When the magazine appeared, the scary–guy photo was, of course, the two–page spread that opened the story. Because of the lens used, because of the extreme angle of the shot (taken from the ground, shooting up), and because of the low light, I did not recognize myself. No one who knew me recognized me, either. Just before I saw the magazine, my editor at Berkley books (at that time my paperback publisher) called me to prepare me for what I would see. Because we had (and still have, all these years later) a fine and down–to–earth relationship, she truthfully said, “Well, you look like a fat and extremely dangerous biker.” As I was five feet eleven and weighed 155 pounds, the fat part annoyed, though I considered that I might win over a new audience of extremely dangerous bikers if they thought I was one of them. When I saw the magazine, I realized my editor had been kind. I looked like a vicious psychotic molester of defenseless small animals, and the article, of course, labeled me a horror writer, though otherwise it was pretty much fair and balanced.
What stuck in readers’ minds, however, was not what the story said but what it showed in the photos, and especially the two–page image of Dangerous Dean. Friends who hadn’t seen me in a while called from all over the country to say, “What the hell happened to you? You look like a fat, drugged–out hit man” or the equivalent. And what text fact did stick in readers’ mind was the word horror.
Out of this experience came the idea for a novel about a young, up–and–coming suspense novelist whose life is changed by a story in People that makes him look scary and labels him “Mr. Murder.” All I knew when I began the novel was that some extraordinary thing would happen to my lead character and that because of the article in the magazine, the police would not believe him and would think that he was inventing the threat against himself just to generate publicity and to sell himself as “Mr. Murder,” though that was an image he had not sought and in fact abhorred. Within two pages, the identical twin occurred to me, and I was on with the story at a run. Without the humiliation of the Dangerous Dean photo in a national magazine, I would never have written MR. MURDER.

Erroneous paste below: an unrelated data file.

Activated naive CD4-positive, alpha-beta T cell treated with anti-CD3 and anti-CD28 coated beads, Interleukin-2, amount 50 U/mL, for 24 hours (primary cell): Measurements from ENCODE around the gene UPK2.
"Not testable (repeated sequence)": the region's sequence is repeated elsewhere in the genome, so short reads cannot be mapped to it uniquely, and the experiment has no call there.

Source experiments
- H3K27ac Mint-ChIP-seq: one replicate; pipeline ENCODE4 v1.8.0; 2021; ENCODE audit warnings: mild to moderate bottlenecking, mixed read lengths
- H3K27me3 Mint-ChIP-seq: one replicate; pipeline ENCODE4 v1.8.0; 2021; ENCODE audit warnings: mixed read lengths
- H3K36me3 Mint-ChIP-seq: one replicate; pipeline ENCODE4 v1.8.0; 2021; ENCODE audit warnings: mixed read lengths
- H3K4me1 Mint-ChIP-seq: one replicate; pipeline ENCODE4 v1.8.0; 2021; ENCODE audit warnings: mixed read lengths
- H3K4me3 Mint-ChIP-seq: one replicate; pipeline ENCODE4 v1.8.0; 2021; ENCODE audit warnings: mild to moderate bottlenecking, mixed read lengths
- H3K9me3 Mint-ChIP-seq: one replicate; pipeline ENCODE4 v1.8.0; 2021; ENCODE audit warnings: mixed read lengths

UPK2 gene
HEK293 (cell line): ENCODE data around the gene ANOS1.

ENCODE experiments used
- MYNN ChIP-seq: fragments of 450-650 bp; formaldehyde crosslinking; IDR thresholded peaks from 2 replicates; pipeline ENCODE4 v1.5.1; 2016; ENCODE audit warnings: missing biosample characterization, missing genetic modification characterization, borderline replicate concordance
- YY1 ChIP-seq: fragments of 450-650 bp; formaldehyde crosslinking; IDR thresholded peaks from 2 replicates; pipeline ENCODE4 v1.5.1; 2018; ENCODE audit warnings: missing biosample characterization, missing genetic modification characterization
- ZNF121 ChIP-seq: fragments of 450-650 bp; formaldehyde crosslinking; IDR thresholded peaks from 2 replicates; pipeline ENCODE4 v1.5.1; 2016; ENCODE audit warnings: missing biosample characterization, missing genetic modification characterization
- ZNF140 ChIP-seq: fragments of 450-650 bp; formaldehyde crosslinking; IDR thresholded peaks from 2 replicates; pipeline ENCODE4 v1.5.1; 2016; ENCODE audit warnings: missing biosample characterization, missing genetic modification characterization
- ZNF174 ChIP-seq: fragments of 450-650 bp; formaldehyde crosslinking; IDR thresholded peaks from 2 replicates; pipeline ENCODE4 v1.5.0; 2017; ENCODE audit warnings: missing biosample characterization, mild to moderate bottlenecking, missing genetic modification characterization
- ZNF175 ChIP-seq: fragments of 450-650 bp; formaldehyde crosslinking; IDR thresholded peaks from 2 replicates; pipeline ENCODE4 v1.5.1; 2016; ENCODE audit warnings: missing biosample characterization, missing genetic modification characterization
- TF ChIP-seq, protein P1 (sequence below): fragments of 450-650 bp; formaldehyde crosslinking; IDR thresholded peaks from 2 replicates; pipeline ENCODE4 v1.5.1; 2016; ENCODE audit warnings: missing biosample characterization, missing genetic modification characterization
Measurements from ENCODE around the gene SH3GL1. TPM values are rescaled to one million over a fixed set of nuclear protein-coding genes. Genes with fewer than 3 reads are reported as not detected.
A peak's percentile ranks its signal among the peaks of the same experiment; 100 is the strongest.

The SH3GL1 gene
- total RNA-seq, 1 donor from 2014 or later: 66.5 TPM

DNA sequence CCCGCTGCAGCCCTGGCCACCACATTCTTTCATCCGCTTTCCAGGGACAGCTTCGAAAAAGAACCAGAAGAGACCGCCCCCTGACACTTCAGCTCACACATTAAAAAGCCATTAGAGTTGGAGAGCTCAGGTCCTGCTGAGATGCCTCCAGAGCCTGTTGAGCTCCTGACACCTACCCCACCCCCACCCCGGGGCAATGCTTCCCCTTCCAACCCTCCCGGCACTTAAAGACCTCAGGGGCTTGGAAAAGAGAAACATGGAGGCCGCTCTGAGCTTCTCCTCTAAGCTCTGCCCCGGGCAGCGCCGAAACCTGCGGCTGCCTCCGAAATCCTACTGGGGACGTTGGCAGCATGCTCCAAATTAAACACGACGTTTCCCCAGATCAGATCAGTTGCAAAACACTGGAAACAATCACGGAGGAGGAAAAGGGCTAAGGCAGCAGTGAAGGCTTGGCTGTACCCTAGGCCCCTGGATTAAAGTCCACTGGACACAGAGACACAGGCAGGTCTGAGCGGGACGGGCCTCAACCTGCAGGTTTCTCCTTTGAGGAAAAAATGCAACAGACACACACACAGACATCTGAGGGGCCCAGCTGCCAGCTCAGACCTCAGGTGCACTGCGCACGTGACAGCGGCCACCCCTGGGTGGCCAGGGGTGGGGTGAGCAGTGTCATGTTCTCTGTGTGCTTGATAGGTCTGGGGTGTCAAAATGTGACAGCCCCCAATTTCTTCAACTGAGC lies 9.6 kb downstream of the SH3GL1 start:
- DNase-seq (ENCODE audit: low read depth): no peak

As if I hadn’t suffered humiliation enough, the film rights to MR. MURDER were sold for a staggering sum. (I have come to regret all but two film sales in my career, because my luck with Hollywood has been on a par with the luck of any piece of roadkill you see lying alongside a highway.) The buyer was a production company formed just a couple of years previously with an initial capitalization of one billion dollars, phenomenal start-up financing in those days and not exactly chump change as I write this, almost fifteen years later. They put the property into rapid development, and got a commitment from Bruce Willis to play Marty Stillwater. At that time, Bruce Willis was arguably the biggest action star in Hollywood and inarguably the best. His believable physical toughness and his ability to play comedy made him perfect for the role. Idiot that I am, I celebrated.
Time passed, and the billion–dollar company’s movies came to market as MR. MURDER continued development. One after another, the films tanked. Tens of million, then hundreds of millions of dollars were flushed away with an efficiency that rivaled that of the federal government. Suddenly the company was on the brink of collapse. It sought to recoup what it could by selling what assets it had—which amounted to a few properties in development and a number of as-yet unreleased films. Some of the unreleased films found buyers at major studios, but others could not be unloaded. What every studio wanted was MR. MURDER, largely because Bruce Willis was tied to it and he was box-office gold.
Realizing they had a hot property, the failing production company offered MR. MURDER but only if the buyer also took a package of unreleased films that nobody else wanted. This made the price for MR. MURDER onerous, and no studio would bite under those conditions. The production company remained stubborn about their terms—until Mr. Willis, as his contract allowed, had to step out of his commitment and take another film to fill the available window in his production schedule. I did not celebrate that night. I did not weep. I did not devise murderous schemes with the production-company honchos as my targets. I was quite restrained in my reaction, and I only chewed off one finger in frustration.
Eventually other producers got MR. MURDER at a bargain price and developed it as a four-hour miniseries for network television. The final product was okay, though it suffered from an inadequate budget and some miscasting. It never inspired in me the desire to slit my wrists, but it also never inspired in me the desire to watch it a second time.
A couple of years later, before the aforementioned miniseries hit the air, a guy came up to me at a party and, quite innocently, said that he had an idea that would be a huge hit movie. “Get Bruce Willis to start in MR. MURDER. He’s perfect for it.” I chewed off one of his fingers in frustration.